What barriers do you see to the Primary Industry lifting the value of exports and are there other countries NZ could learn from?

I don’t really see any barriers that we can’t innovate around. The biggest barrier I think is public perception, which we can change through education. With regards to innovation and pushing innovation out to market, I think we could learn from Israel. They have an interesting approach which seems to be largely related to culture. I’m not suggesting that we change our culture – we are who we are, but if we can learn from others and apply the things that work for them, perhaps this could help us out.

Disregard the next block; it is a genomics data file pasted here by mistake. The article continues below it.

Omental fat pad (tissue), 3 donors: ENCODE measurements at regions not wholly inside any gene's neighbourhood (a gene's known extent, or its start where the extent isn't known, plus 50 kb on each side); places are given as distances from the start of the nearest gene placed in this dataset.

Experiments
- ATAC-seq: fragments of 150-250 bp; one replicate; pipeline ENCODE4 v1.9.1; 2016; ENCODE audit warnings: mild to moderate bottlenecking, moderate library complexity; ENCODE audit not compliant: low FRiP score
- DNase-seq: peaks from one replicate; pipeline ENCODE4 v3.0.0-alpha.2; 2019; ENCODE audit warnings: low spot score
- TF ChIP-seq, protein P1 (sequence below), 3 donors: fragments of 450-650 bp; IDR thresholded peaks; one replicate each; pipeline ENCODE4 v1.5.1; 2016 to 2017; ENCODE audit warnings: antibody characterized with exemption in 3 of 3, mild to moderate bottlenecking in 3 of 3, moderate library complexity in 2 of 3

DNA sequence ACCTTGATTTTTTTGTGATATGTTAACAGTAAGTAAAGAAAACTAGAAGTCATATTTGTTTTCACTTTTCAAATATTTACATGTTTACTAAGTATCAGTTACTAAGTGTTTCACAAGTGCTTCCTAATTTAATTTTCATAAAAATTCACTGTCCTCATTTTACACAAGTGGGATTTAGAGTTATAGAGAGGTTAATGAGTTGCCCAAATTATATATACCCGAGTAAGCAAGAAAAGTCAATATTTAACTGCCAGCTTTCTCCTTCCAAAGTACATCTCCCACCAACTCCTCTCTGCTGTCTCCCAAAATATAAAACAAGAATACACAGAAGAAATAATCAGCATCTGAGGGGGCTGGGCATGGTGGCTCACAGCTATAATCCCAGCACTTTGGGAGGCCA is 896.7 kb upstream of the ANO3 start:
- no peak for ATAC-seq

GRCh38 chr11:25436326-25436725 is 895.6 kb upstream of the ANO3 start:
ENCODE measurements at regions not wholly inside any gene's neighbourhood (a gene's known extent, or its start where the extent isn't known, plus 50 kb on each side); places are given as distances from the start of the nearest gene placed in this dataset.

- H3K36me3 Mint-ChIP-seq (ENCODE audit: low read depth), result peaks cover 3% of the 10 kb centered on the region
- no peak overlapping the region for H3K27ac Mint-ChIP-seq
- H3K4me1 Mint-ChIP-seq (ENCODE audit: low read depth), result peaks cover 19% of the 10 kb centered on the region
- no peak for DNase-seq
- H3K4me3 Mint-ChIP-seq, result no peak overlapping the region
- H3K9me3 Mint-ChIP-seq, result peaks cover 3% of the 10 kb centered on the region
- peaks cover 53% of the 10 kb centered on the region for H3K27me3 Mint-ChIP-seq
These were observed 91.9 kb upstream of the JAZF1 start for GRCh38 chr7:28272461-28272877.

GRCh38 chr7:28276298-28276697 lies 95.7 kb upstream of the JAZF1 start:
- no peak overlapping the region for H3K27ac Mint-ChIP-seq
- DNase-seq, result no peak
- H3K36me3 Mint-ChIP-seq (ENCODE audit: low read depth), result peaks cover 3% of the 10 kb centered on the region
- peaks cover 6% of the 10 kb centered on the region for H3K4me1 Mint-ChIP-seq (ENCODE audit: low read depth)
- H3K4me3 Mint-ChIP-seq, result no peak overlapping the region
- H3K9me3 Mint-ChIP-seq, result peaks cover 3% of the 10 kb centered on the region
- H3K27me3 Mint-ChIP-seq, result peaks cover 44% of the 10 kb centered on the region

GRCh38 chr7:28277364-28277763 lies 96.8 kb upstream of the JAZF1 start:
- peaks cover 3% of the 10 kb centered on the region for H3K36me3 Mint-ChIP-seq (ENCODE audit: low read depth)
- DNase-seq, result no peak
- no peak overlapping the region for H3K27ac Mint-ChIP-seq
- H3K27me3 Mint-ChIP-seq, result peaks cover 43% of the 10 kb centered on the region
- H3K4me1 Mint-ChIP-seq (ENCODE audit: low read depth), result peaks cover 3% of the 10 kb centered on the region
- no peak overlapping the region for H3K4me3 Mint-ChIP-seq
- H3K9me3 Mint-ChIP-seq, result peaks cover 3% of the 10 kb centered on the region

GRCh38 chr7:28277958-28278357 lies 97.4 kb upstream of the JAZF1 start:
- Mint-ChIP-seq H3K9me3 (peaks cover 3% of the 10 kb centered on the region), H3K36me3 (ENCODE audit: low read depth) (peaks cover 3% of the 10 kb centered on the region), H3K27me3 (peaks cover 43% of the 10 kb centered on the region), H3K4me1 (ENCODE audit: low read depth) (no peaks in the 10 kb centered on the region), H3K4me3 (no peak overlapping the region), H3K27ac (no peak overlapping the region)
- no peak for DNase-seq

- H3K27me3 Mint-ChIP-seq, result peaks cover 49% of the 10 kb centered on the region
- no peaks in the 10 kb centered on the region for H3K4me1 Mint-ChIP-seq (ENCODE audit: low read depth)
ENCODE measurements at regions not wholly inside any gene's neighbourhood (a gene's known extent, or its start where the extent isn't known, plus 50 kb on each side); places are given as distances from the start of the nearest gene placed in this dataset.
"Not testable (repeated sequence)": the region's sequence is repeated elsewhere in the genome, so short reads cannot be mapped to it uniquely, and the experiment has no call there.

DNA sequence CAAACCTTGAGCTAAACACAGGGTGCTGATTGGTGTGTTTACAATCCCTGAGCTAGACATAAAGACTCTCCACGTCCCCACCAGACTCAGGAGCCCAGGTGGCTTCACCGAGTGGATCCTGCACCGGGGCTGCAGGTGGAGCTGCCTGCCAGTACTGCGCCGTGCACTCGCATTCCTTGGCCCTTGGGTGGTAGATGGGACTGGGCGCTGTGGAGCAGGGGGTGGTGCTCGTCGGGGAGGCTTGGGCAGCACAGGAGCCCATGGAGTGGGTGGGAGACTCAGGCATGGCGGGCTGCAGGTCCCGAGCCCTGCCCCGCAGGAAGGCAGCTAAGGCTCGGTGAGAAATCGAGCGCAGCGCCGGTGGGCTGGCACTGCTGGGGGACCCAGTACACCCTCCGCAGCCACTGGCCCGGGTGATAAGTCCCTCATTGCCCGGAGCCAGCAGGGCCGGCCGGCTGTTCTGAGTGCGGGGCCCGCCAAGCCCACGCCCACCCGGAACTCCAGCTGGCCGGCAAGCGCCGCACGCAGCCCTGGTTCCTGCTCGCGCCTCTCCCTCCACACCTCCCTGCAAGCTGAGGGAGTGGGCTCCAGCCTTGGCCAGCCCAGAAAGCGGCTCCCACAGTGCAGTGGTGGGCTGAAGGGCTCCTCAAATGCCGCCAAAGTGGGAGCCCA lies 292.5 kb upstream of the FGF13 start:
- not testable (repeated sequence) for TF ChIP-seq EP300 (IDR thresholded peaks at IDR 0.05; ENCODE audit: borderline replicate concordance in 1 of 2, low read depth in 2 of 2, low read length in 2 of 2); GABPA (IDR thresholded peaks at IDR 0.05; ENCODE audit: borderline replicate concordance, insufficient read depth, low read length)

Considering the proportion of SMEs in NZ, is there anything that needs to change to enable more impact from innovation?

I remember when I first left university. I didn’t go and get a job because I had a vision to build my own business and use innovation as the enabler for the business to succeed. I was surprised by the number of friends and other people who said that I was “so clever” and “brave” for bucking the trend of going and getting a job after leaving uni, and then building several businesses, one of which was “Precision Irrigation”, the business that is now known as the first business to take Variable Rate Irrigation from New Zealand to the world, now owned by Lindsay Corporation in the USA.